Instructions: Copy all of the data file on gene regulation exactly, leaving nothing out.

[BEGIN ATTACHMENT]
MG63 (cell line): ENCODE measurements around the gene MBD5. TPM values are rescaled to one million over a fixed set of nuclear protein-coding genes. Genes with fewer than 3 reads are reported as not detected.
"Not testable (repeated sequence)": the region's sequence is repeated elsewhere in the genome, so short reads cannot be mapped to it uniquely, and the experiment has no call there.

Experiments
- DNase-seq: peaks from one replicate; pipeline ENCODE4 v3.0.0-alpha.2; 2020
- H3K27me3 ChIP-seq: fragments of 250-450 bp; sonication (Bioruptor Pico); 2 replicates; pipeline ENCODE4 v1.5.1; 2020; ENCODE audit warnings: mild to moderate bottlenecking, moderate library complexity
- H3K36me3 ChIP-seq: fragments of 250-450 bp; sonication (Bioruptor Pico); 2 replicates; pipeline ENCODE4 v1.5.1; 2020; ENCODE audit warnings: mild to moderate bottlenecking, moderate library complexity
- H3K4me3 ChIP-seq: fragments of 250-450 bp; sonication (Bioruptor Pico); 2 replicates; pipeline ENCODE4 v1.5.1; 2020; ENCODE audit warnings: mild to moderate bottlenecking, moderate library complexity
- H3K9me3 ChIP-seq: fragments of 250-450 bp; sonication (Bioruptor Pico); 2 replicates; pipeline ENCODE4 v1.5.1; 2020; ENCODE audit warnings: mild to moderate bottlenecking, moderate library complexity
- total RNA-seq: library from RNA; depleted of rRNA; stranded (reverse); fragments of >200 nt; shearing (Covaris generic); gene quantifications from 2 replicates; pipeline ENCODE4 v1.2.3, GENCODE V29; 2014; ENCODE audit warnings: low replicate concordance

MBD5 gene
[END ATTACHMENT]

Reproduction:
MG63 (cell line): ENCODE measurements around the gene MBD5. TPM values are rescaled to one million over a fixed set of nuclear protein-coding genes. Genes with fewer than 3 reads are reported as not detected.
"Not testable (repeated sequence)": the region's sequence is repeated elsewhere in the genome, so short reads cannot be mapped to it uniquely, and the experiment has no call there.

Experiments
- DNase-seq: peaks from one replicate; pipeline ENCODE4 v3.0.0-alpha.2; 2020
- H3K27me3 ChIP-seq: fragments of 250-450 bp; sonication (Bioruptor Pico); 2 replicates; pipeline ENCODE4 v1.5.1; 2020; ENCODE audit warnings: mild to moderate bottlenecking, moderate library complexity
- H3K36me3 ChIP-seq: fragments of 250-450 bp; sonication (Bioruptor Pico); 2 replicates; pipeline ENCODE4 v1.5.1; 2020; ENCODE audit warnings: mild to moderate bottlenecking, moderate library complexity
- H3K4me3 ChIP-seq: fragments of 250-450 bp; sonication (Bioruptor Pico); 2 replicates; pipeline ENCODE4 v1.5.1; 2020; ENCODE audit warnings: mild to moderate bottlenecking, moderate library complexity
- H3K9me3 ChIP-seq: fragments of 250-450 bp; sonication (Bioruptor Pico); 2 replicates; pipeline ENCODE4 v1.5.1; 2020; ENCODE audit warnings: mild to moderate bottlenecking, moderate library complexity
- total RNA-seq: library from RNA; depleted of rRNA; stranded (reverse); fragments of >200 nt; shearing (Covaris generic); gene quantifications from 2 replicates; pipeline ENCODE4 v1.2.3, GENCODE V29; 2014; ENCODE audit warnings: low replicate concordance

MBD5 gene